The Grand and the Thundering falls are two of the most breathtaking rapids in China. Even ancient explorer Xu Xiake, imperial China’s Indiana Jones, was captivated, Erik Nilsson reports.
As a country laced with rivers and with a topography crumpled into mountains by three tectonic plates collisions, China is awash with waterfalls.
That said Huangguoshu (Yellow Fruit Tree) National Waterfall Park outside Guizhou’s provincial capital Guiyang attracts the greatest deluge of travelers, as perhaps the largest chain of cascades in the country and on the continent.
And while Huangguoshu’s 18 cataracts stand out in China, two rise above the rest – the Grand and the Thundering falls.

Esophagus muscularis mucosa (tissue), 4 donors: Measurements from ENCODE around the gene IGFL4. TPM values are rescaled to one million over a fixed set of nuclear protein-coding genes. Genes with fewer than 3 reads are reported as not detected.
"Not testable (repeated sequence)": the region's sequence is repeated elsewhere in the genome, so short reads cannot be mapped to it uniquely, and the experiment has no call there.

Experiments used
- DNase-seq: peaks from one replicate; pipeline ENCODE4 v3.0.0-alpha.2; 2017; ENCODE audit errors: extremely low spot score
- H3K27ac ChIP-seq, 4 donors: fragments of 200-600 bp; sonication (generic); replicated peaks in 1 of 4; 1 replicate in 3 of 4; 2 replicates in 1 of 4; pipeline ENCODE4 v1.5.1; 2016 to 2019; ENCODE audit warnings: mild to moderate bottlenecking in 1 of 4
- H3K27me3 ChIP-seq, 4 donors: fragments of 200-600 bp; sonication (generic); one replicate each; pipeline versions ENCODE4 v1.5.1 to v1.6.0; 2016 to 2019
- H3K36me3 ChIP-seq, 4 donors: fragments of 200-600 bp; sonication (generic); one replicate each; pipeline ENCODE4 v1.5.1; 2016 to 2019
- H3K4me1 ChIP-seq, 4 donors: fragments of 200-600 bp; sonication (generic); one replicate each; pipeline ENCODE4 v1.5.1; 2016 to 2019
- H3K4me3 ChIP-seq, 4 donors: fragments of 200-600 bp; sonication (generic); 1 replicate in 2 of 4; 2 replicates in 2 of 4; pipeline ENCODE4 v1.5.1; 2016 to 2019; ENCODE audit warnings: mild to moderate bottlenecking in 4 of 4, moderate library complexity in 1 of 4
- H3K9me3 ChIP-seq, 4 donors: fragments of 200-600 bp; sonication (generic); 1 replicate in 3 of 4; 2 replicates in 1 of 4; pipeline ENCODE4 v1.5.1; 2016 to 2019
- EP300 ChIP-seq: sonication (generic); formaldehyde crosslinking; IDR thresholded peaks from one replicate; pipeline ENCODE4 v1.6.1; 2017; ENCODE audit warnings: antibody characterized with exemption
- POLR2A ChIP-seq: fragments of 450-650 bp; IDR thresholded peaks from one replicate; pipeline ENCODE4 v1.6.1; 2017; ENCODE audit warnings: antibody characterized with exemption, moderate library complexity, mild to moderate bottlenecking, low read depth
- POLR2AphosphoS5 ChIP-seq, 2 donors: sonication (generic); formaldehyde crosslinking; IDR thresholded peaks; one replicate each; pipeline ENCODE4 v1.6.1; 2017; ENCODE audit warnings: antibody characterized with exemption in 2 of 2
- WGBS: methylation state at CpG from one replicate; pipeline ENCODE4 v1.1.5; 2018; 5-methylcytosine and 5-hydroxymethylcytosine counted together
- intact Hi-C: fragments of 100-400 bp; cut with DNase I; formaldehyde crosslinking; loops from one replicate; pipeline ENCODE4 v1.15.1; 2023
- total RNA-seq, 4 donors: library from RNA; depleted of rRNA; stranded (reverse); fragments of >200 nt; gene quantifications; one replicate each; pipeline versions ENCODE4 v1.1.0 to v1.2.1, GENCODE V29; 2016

Rocks at the top of the Grand Waterfall’s crest slice the river into a 101-meter-wide span of water ribbons that flutter 78 meters into the Rhinoceros Pond.
This torrent discharges an aerosol that beads up on visitors, even on the river’s other side, and often creates a rainbow or two, especially from 9 to 11 am.
About 700 cubic meters of water whoosh over the precipice per second. Visitors can hike behind the cascade through the 134-meter Water Curtain Cave.
The tunnel’s walls are pocked with six “windows” through which the gushing water can be seen behind a frame of ferns and vines.
Visitors leave the Grand Waterfall via the Grand Escalator, which pulls them up the mountainside to the Miniscape Garden.
The garden’s hundreds of bonsais, rock formations and pools create an idyllic quaintness that contrasts with the ferocity of the Grand Waterfall’s deluge.